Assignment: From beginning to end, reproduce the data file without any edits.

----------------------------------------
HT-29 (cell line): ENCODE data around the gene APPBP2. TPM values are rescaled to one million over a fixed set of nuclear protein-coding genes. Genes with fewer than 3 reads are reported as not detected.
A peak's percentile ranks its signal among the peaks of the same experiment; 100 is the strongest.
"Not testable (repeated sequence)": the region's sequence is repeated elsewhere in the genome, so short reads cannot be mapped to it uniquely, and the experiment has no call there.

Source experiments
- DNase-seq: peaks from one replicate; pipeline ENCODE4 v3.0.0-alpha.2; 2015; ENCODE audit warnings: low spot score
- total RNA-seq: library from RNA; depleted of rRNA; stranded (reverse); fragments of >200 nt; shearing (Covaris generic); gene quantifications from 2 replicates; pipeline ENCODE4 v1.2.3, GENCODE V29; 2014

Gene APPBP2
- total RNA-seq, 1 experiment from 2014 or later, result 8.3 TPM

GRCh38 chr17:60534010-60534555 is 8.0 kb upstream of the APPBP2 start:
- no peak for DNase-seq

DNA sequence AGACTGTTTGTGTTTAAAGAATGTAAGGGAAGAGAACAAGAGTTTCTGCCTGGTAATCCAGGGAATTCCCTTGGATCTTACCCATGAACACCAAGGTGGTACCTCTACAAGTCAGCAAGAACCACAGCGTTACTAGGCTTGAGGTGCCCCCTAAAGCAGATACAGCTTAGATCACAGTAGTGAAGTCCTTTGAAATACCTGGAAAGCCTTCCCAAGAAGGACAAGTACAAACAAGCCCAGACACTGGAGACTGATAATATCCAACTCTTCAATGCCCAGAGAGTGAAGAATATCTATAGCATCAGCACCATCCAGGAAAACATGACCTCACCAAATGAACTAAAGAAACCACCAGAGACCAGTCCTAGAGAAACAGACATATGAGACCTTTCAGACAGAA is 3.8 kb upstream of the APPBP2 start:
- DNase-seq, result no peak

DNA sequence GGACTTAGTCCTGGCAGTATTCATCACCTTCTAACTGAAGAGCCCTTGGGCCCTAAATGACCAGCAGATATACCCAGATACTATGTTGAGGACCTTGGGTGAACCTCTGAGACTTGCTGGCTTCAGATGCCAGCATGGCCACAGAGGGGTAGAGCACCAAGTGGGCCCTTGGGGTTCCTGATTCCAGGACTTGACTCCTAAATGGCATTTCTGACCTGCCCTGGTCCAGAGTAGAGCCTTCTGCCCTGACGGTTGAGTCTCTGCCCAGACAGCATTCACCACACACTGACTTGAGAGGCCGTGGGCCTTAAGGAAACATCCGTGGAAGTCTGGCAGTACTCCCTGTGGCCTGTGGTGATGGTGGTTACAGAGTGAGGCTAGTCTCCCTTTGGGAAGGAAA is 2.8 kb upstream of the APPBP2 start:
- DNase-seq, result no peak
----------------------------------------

HT-29 (cell line): ENCODE data around the gene APPBP2. TPM values are rescaled to one million over a fixed set of nuclear protein-coding genes. Genes with fewer than 3 reads are reported as not detected.
A peak's percentile ranks its signal among the peaks of the same experiment; 100 is the strongest.
"Not testable (repeated sequence)": the region's sequence is repeated elsewhere in the genome, so short reads cannot be mapped to it uniquely, and the experiment has no call there.

Source experiments
- DNase-seq: peaks from one replicate; pipeline ENCODE4 v3.0.0-alpha.2; 2015; ENCODE audit warnings: low spot score
- total RNA-seq: library from RNA; depleted of rRNA; stranded (reverse); fragments of >200 nt; shearing (Covaris generic); gene quantifications from 2 replicates; pipeline ENCODE4 v1.2.3, GENCODE V29; 2014

Gene APPBP2
- total RNA-seq, 1 experiment from 2014 or later, result 8.3 TPM

GRCh38 chr17:60534010-60534555 is 8.0 kb upstream of the APPBP2 start:
- no peak for DNase-seq

DNA sequence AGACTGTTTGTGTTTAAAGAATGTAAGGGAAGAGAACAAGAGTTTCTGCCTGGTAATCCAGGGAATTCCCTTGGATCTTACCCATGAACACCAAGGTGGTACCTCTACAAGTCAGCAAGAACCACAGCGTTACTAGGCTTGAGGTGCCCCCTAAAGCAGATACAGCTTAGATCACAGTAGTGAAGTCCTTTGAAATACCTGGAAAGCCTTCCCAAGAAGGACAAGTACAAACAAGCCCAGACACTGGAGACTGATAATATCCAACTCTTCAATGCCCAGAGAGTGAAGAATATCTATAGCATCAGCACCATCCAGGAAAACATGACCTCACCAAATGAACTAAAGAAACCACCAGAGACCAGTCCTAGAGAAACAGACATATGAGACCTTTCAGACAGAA is 3.8 kb upstream of the APPBP2 start:
- DNase-seq, result no peak

DNA sequence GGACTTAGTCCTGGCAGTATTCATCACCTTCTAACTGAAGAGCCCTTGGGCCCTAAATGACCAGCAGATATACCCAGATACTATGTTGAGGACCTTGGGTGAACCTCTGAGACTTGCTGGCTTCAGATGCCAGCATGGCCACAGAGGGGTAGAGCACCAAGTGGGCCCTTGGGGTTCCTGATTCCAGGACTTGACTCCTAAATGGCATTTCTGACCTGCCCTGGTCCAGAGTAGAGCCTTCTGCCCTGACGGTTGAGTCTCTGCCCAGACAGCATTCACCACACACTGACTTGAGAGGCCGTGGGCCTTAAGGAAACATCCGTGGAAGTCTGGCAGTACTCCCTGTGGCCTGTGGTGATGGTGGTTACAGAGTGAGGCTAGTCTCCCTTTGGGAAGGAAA is 2.8 kb upstream of the APPBP2 start:
- DNase-seq, result no peak